Thursday, June 18, 2009

Book Review: Zen in the Art of Archery

A few years ago, a friend recommended Zen in the Art of Archery to me. I bought it quite awhile ago, but until this past spring, it was sitting on my bookshelf collecting dust. This spring I read it, and apparently it then sat in the back of my mind without review collecting proverbial dust.

An inspiring review right there, to be sure.

While the book was interesting enough to read, it was not especially captivating in any manner beyond a cute personal narrative.

The book's primary purpose is to tell the story of the author's journey to become a Zen master through the art of archery. In doing so, it seeks to explain the philosophy of Zen, namely that through mastery of an art to such a degree that it can be done without conscious thought (thus becoming "artless") one transcends the material world and frees one's mind to reach higher states of consciousness.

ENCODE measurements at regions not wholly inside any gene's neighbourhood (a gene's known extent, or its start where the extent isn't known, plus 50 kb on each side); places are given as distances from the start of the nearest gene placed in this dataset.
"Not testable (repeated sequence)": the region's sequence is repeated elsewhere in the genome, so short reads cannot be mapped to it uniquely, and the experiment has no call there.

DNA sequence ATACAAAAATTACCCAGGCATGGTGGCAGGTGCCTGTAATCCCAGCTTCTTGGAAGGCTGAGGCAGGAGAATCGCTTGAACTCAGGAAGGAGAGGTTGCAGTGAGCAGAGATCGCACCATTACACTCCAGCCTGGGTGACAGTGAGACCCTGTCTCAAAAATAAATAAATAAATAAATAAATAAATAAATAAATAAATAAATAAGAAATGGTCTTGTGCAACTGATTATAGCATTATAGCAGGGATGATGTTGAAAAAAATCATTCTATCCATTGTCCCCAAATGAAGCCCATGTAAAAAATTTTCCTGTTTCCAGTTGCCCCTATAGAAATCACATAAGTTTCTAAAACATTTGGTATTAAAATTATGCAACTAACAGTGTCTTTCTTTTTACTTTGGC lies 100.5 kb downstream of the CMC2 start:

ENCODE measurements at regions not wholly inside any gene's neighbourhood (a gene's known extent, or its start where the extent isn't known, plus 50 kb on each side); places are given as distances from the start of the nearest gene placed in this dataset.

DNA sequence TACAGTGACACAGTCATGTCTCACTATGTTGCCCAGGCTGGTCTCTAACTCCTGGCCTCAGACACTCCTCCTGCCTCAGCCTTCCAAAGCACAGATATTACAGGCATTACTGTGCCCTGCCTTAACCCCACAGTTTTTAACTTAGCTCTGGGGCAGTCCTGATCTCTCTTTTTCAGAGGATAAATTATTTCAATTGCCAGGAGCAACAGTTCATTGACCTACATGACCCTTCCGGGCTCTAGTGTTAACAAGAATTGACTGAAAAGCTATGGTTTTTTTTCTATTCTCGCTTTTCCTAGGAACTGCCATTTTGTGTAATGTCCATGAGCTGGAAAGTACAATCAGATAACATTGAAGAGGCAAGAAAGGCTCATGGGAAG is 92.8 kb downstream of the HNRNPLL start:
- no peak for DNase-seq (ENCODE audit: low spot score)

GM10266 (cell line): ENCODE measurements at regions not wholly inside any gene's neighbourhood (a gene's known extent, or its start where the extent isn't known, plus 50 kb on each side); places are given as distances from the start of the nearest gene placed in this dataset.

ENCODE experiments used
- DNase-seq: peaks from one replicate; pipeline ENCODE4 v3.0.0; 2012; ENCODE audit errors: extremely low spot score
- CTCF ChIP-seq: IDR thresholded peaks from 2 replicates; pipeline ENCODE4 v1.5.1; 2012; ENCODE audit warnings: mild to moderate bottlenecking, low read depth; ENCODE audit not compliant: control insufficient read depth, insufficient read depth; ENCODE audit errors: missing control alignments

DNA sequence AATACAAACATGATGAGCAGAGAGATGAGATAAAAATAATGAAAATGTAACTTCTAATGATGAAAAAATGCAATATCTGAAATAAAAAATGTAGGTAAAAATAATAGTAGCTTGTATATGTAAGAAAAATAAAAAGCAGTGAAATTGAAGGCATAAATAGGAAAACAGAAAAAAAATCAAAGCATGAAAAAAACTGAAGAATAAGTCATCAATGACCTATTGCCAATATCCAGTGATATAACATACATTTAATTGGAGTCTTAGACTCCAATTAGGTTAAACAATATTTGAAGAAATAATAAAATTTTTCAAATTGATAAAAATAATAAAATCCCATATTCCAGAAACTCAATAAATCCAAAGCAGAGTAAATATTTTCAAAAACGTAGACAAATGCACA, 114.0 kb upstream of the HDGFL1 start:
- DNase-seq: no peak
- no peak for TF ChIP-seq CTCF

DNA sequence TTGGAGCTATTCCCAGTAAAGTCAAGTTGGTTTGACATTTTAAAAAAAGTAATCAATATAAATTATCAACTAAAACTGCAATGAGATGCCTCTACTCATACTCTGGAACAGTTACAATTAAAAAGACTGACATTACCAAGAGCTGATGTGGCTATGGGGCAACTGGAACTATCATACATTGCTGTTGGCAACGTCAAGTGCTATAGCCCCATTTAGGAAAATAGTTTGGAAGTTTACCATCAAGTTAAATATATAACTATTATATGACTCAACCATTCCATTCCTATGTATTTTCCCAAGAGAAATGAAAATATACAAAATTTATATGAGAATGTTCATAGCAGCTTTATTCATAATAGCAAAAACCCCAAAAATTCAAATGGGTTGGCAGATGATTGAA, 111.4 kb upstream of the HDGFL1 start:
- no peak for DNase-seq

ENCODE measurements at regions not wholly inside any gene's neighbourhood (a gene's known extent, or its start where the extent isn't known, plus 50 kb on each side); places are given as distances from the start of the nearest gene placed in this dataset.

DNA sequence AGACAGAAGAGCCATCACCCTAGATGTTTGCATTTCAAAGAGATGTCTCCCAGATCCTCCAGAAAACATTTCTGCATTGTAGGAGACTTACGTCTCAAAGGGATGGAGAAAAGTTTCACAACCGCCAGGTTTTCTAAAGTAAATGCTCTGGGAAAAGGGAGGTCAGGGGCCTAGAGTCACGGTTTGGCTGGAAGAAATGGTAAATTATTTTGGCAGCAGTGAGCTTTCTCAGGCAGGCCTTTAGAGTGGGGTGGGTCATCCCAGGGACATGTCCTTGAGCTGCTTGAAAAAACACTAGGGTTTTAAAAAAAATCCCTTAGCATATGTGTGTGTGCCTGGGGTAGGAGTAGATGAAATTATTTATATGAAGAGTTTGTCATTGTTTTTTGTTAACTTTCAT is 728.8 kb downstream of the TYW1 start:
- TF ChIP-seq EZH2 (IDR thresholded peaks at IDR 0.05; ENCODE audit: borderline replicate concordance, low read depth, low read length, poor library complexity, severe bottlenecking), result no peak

Most of the book is the author making mistakes and being too conscious of his own actions and his master rebuking him with cute riddles and analogies. These are thought provoking, certainly, but in no way convincing of the "truth" of the religion.

The most impressive feat along these lines is an example of the master hitting a target dead center in a darkened practice room. Certainly inspiring, but this would seem more an impressive example of muscle memory and familiarity with one's own practice area than any transcendental physicality.

Rather, that (and the rest of the book) would only seem compelling to those already lacking an inherent skepticism or any critical thought. Indeed, the author at one point goes so far as to mention that it's only convincing if you already believe. Echoes of the Christian motto that you have to open your heart. It was a fun read and a good introduction to the religion, but fails to be anything more.

Heavy in the Halo

Blogging on Peer-Reviewed ResearchIf you've been following my blog a long time, you may remember a post on stellar evolution that was responding to some rather silly claims made by some Creationists. One of the claims was that the universe must be young, because we see young, massive stars where there's no gas and dust to form them. The example he used was near the galactic center. My response then (and still is) that this makes the rather ignorant assumption that stars stay where they're formed.